# Mastering Astronomy Chapter 5 Review Questions

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Q1) What is the difference between energy and power? What units do we use to measure power?
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Energy is the ability to do work whereas power is the amount of work done in a given period of time. Units used to measure power: watts
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Q2) What are the four major ways light and matter can interact? Give an example of each from everyday life.
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Emission ex) A light bulb emits visible light; the energy of the light comes from electrical potential energy supplied to the light bulb. Absorption ex) When you place your hand near an incandescent light bulb, your hand absorbs some of the light, and this absorbed energy warms your hand. Transmission ex) Some forms of matter, such as glass or air, transmit light, allowing it to pass through. Reflection/ scattering ex) Light can bounce off matter, leading to what we call reflection when the bouncing is all in the same general direction or scattering when the bouncing is more random
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Q3) Why do we say that light is an electromagnetic wave? Describe the relationship among wavelength, frequency, and speed for light.
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We say that light is an electromagnetic wave because light is an oscillation of electric and magnetic fields. Frequency = speed of light / wavelength
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Q4) What is a photon? In what way is a photon like a particle? In what way is it like a wave?
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"pieces," or single units of light, that have properties of particles AND waves. It's like a particle b/c they can be counted individually and can hit surfaces one at a time. And they're like waves because each one is characterized by the same properties as waves (like wavelength and frequency).
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Q5) List the different forms of light in order from lowest to highest energy. Is the order the same from lowest to highest frequency? From shortest to longest wavelength? Explain.
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From lowest to highest energy, the different forms of light are radio, microwave, infrared, visible, ultraviolet, X-rays, and gamma rays. The list would be the same if you listed them from lowest to highest frequency since the energy is directly proportional to the frequency. If you listed them by wavelength, the list would be reversed since the energy is inversely proportional to the wavelength.
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Q6) Briefly describe the structure and size of an atom. How big is the nucleus in comparison to the entire atom?
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The atom is made of three different parts: the Electrons (negative charge), protons (positive charge), and the neutrons (no charge). The protons and neutrons make up the nucleus (the center of the atom) and the electrons fly around the nucleus. The nucleus (in comparison to the entirety of the atom) is the smallest part but holds the most mass. What determines an atom's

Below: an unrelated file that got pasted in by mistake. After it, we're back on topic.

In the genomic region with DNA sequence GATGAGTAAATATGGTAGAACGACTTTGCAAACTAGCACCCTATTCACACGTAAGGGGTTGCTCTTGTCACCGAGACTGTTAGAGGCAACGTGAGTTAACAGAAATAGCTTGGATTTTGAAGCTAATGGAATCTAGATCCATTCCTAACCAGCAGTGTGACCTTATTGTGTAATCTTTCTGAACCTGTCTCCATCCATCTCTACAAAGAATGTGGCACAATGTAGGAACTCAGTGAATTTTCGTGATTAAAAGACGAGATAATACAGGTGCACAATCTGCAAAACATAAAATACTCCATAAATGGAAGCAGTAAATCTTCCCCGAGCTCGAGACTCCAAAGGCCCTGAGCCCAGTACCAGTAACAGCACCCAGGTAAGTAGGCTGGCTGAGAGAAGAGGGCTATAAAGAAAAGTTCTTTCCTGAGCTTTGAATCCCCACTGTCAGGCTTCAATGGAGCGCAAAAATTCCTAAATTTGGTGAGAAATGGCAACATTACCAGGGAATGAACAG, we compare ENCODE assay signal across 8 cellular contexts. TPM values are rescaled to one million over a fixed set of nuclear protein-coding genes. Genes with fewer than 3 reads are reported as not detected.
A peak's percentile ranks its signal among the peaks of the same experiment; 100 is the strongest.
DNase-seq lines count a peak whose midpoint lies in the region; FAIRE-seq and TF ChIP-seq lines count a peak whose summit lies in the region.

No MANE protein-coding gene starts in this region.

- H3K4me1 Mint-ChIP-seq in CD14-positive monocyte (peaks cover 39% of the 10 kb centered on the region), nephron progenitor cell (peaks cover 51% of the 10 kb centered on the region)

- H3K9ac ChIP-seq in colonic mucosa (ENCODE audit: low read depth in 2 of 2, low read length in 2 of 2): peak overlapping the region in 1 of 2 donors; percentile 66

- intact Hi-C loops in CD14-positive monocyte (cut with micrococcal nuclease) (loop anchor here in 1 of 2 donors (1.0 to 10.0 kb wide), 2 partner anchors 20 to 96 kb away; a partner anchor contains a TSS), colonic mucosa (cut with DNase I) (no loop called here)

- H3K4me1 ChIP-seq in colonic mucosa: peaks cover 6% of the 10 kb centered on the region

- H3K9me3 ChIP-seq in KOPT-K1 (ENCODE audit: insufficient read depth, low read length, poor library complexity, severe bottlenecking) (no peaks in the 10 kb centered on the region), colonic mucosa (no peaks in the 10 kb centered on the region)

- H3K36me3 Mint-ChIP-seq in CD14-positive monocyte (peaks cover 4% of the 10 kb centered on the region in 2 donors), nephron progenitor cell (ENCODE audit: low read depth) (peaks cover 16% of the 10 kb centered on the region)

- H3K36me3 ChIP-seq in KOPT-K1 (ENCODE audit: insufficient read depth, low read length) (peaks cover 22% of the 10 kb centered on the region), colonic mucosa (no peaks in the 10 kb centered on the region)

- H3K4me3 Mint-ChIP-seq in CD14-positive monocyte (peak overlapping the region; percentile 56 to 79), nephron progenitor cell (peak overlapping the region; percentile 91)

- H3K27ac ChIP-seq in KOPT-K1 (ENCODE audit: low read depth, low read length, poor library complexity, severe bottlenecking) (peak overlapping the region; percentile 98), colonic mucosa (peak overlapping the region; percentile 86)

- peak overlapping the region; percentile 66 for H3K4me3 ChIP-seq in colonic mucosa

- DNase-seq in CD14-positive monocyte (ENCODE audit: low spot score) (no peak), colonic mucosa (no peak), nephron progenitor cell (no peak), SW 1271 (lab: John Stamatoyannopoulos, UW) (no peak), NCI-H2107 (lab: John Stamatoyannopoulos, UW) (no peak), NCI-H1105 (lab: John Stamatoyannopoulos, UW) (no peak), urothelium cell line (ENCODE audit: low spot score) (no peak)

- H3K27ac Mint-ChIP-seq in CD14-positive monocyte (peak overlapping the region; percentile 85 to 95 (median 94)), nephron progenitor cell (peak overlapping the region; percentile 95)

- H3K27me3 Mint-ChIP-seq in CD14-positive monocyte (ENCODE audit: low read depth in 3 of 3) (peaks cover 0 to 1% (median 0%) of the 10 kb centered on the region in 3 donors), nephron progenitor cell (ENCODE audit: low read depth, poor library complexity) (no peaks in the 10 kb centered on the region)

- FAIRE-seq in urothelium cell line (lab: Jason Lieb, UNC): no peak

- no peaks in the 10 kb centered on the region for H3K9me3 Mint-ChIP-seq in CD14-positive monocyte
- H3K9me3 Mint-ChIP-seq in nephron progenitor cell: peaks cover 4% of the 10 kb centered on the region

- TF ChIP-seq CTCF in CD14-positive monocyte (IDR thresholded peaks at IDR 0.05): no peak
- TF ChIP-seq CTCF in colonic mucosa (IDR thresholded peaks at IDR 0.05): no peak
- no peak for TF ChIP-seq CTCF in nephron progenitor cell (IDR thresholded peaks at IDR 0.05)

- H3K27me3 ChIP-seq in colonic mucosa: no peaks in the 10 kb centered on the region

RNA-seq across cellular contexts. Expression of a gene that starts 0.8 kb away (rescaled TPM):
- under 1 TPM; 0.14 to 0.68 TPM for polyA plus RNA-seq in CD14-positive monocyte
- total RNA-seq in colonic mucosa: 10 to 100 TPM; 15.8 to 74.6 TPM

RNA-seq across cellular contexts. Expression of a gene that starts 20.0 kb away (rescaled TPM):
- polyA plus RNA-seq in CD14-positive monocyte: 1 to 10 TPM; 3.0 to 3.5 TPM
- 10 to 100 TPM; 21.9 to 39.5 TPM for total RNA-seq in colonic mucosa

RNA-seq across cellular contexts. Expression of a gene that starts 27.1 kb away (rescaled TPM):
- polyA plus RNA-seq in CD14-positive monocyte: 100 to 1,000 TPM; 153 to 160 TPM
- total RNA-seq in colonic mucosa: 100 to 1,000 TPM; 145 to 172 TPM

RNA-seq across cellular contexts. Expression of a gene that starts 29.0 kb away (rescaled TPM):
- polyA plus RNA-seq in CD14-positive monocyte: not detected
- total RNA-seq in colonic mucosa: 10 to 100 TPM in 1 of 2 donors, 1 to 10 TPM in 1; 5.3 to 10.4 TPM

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Q7) Define atomic number and atomic mass number. Under what conditions are two atoms different isotopes of the same element? What is a molecule?
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atomic number: the number of protons it has in its nucleus. atomic mass number: the number of protons plus the number of neutrons. Isotopes occur when there is the same # of protons, but a different # of neutrons (giving it a different mass by same atomic number)A molecule is when atoms of the same element combine.
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Q8) What is electrical charge? Will an electron and a proton attract or repel each other? How about two electrons? Explain.
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Electrical charge is a fundamental property that describes how strongly an object will interact in electromagnetic fields. Protons and electrons would attract, but electrons and electrons would not attract.
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Q9) Describe the phase changes of water as you heat it, starting from its solid phase, ice. What happens at very high temperatures? What is a plasma?
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Water will be in a solid from as ice and as it heats up it becomes a liquid form known as water. When it obtains enough energy it will become its gaseous form through a process called evaporation. A plasma is a type of hot gas in which atoms have ionized. Because a plasma contains many charged particles, its interactions with light are different from those of a gas consisting of neutral atoms, which is one reason that plasma is sometimes referred to as "the fourth phase of matter".
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Q10) Describe the energy levels that we find for electrons in atoms. Under what circumstances can energy level transitions occur?
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Electrons have quantized energy levels in all atoms, not just in hydrogen. Quantized means that they are sudden changes with no in-between level. Energy level transitions can occur only when an electron gains or loses the exact amount of energy that separates two energy levels.
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Q11) How do we convert a spectrum shown as a band of light (like a rainbow) into a graph of the spectrum?
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Through spectroscopy. And then changing them from showing only visible light to showing the amount of radiation, or intensity, at each wavelength.
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Q13) How can we use emission or absorption lines to determine the chemical composition of a distant object?